U.S. Open Cup
Twelve MLS teams join field of 32 in second round.
(Wednesday, June 7, 2000) -- Twelve Major League Soccer teams join the 2000 Lamar Hunt U.S. Open Cup competition which will have 16 second-round matches played next Wednesday at times yet to be determined.
The matchups were determined by a blind draw conducted by the United States Soccer Federation.
The Cup champion will receive $100,000 in prize money while the runnerup will receive $50,000.
A total of 154 entered the tournament. By predetermination, the 32 remaining teams -- 16 in an Eastern bracket and 16 in a Western bracket -- consisted of 12 teams from MLS, nine from the A-League (second division), seven from the D3 Pro League (third division), and four "amateur" spots.
The A-League and the D3 Pro League used regular season contests this year to determine who would claim their spots. The four "amateur" spots were determined by a series of eliminations culminating in four Premier Development League (fourth division) teams facing off against four United States Amateur Soccer Association teams.
The 32 teams were then divided into the two geographic groups. The MLS teams were seeded according to their finish last season making D.C. United the first seed in the East and the Los Angeles Galaxy the first seed in the West. The six MLS teams in each group were seeded first through sixth, with the seventh and eighth seeds coming from the A-League in order of their current league standings.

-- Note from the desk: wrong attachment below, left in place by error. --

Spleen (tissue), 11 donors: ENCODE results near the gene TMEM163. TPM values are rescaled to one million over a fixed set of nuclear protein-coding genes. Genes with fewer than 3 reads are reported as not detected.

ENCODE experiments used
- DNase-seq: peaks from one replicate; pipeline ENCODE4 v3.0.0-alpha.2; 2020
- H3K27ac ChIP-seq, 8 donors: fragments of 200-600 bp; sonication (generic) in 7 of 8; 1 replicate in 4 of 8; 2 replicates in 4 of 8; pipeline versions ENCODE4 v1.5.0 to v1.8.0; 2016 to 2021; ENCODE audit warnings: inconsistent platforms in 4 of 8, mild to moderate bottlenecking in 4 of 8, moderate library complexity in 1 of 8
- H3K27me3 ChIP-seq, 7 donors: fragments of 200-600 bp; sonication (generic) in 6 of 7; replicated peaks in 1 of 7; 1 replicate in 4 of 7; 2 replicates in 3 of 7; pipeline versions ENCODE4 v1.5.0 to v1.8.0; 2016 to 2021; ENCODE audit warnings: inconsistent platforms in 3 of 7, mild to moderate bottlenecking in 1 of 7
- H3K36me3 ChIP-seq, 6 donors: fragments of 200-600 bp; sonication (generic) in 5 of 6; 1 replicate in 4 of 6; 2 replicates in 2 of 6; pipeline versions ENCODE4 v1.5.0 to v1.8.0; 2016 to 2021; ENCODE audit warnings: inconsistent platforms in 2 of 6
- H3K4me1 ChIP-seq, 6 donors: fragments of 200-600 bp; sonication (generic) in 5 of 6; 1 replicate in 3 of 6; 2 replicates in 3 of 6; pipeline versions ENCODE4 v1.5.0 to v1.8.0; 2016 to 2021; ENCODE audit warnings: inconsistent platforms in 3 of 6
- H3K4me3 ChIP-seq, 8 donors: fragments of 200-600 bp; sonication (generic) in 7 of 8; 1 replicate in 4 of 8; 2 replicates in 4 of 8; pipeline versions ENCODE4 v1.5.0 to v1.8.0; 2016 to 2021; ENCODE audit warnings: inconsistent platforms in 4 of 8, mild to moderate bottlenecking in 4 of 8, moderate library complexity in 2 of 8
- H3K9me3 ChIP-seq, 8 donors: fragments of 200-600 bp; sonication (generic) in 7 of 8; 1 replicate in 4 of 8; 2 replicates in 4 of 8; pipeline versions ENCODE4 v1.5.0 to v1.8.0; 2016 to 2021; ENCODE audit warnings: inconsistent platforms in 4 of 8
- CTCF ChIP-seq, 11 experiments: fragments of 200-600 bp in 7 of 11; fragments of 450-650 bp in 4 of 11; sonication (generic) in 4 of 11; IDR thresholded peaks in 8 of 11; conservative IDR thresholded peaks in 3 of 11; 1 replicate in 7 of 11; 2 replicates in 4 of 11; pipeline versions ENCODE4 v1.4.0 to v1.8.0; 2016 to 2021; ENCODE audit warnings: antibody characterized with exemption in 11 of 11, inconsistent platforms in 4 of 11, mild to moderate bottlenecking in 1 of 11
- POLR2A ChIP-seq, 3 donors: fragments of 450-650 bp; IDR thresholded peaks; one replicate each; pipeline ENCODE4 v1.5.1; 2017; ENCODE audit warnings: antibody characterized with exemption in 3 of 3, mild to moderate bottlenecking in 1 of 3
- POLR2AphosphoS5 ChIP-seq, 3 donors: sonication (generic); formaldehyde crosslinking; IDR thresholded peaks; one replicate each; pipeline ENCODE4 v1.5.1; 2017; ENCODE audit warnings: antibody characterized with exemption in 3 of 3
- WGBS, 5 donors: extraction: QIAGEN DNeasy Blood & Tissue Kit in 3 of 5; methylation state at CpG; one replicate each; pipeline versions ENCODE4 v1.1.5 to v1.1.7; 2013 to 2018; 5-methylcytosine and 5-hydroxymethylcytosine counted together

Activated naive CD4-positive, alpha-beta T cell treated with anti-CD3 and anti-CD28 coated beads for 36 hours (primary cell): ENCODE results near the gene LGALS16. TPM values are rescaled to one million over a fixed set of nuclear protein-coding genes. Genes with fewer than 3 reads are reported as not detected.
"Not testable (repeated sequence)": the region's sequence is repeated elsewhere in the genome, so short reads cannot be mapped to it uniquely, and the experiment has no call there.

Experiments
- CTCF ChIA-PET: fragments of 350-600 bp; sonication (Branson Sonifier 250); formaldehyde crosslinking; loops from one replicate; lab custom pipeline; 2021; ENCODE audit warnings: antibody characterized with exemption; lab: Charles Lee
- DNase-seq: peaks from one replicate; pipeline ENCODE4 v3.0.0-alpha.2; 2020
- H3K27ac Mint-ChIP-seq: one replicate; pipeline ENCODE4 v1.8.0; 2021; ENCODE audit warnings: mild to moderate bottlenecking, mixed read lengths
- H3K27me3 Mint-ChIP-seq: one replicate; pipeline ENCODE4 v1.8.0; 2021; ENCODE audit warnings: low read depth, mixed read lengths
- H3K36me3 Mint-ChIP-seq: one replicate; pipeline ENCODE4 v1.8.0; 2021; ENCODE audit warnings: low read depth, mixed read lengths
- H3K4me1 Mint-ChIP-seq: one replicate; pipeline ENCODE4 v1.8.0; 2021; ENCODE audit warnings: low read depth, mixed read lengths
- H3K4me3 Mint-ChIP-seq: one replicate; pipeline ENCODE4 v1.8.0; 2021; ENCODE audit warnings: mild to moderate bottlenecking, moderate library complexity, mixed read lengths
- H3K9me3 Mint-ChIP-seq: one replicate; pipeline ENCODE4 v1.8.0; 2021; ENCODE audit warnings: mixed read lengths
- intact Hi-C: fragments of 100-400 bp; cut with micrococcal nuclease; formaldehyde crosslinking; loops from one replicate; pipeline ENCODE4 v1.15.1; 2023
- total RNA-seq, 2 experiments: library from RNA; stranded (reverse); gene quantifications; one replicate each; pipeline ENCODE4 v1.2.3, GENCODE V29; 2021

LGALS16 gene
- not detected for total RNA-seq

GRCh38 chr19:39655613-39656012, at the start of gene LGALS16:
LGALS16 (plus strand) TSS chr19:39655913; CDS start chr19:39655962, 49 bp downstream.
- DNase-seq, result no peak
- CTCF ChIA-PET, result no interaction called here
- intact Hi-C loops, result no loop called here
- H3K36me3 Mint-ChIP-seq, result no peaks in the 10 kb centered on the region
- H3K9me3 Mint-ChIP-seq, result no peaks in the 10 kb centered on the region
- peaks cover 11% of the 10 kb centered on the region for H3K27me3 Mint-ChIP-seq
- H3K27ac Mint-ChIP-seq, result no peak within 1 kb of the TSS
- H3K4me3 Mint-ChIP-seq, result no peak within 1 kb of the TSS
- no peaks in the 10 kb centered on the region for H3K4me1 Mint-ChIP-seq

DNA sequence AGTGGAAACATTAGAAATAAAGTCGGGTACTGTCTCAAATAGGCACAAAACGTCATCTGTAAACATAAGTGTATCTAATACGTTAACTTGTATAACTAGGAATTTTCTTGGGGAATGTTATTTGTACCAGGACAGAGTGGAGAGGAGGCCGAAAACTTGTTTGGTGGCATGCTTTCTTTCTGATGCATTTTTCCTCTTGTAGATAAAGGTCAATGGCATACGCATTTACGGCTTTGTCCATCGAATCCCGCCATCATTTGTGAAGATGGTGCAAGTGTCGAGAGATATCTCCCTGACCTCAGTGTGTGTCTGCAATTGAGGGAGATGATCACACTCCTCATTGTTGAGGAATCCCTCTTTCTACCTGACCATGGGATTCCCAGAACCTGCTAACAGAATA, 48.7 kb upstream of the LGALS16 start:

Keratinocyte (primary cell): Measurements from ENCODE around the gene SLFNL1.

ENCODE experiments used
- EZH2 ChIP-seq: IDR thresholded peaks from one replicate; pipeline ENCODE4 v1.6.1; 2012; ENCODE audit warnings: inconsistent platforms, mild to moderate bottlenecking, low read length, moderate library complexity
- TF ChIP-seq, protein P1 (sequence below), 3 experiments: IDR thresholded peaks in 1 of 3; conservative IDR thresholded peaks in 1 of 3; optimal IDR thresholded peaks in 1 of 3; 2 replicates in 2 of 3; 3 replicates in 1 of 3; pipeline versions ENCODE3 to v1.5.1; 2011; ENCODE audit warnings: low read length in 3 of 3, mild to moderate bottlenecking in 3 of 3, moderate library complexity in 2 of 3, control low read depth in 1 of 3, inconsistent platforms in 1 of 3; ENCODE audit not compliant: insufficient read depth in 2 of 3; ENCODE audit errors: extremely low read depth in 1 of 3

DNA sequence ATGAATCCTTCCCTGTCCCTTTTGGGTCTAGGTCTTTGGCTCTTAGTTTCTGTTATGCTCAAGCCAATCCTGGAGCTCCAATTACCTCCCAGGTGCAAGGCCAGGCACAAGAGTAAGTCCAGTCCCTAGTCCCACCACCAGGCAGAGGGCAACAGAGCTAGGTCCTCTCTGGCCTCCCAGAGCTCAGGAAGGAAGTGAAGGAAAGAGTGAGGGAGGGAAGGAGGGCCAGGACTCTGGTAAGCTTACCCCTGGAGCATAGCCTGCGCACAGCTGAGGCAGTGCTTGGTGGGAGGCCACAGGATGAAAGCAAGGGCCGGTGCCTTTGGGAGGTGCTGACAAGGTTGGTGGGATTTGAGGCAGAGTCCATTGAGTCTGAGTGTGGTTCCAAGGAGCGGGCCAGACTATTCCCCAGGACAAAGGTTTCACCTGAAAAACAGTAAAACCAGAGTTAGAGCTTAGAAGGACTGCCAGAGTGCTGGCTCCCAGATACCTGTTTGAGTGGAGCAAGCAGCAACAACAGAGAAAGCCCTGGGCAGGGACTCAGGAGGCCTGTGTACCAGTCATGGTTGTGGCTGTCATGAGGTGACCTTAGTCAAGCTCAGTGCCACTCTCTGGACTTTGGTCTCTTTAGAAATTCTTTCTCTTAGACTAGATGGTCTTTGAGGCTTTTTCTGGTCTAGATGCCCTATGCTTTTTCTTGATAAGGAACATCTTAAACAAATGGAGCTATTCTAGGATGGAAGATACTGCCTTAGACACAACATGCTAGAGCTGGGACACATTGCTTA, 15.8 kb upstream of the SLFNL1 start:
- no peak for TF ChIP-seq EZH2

All 32 teams were asked if they would host a second round match. So the planners ended up with four bowels to draw from in each region: seeded teams who would host, seeded teams who would not host, unseeded teams who would host, unseeded teams who would not host. Thus the draw came down to matching a seeded team who would host with an unseeded who would not.
One of the surprises in the draw was that defending MLS champion D.C. United ended traveling to face the Charleston Battery, where United was upset last year by the A-League team. This occurred because United did not want to host. Since a match in this round could not include two MLS teams, it meant that D.C. had to travel to a non-MLS team willing to host: Charleston and Pittsburgh Riverhounds from the A-League, or Cape Cod Crusaders and Wilmington Hammerheads from the D3 Pro League.
The draw resulted in several good match-ups. The defending 1999 Open Cup Champion Rochester Raging Rhinos, of the A-League travels to Pittsburgh, a team that beat Rochester 1-0 this season.
In the Western bracket, the best match up appears to be the usually tough Seattle Sounders of the A-League taking on MLS’s Galaxy. Another interesting have the Colorado Rapids traveling to the Richmond (Va.) Kickers.
Dating back to 1914, U.S. Open Cup is the oldest Cup competition in U.S and is among the oldest in the world. It is open to all affiliated amateur and professional teams in the U.S.
Wednesday, June 14